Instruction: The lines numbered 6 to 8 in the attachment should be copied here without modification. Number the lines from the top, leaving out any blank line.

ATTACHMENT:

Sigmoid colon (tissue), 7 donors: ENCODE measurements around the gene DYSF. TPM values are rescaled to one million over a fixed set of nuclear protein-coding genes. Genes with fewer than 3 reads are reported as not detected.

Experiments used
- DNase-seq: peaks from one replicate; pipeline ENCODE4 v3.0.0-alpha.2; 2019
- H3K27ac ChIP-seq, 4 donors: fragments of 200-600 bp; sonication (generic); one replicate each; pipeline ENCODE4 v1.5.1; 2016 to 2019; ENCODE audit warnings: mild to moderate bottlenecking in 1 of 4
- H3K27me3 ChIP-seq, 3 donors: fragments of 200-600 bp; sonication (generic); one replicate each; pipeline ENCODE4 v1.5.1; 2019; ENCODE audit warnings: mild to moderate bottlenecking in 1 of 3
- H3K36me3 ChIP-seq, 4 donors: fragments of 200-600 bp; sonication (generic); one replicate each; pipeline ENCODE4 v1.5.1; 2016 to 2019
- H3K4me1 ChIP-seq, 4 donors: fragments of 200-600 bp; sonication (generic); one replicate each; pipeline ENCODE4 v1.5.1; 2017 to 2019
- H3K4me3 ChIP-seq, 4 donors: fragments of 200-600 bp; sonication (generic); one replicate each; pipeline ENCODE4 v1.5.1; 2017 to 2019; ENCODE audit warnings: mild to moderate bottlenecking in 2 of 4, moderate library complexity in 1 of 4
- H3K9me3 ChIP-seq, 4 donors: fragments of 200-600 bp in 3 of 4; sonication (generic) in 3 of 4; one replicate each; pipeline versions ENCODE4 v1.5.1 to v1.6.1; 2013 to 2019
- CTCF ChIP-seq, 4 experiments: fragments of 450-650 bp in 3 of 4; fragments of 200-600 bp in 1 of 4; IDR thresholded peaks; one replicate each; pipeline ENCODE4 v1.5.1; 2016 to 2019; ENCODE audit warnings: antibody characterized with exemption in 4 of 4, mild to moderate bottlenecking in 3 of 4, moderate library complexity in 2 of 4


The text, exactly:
- H3K36me3 ChIP-seq, 4 donors: fragments of 200-600 bp; sonication (generic); one replicate each; pipeline ENCODE4 v1.5.1; 2016 to 2019
- H3K4me1 ChIP-seq, 4 donors: fragments of 200-600 bp; sonication (generic); one replicate each; pipeline ENCODE4 v1.5.1; 2017 to 2019
- H3K4me3 ChIP-seq, 4 donors: fragments of 200-600 bp; sonication (generic); one replicate each; pipeline ENCODE4 v1.5.1; 2017 to 2019; ENCODE audit warnings: mild to moderate bottlenecking in 2 of 4, moderate library complexity in 1 of 4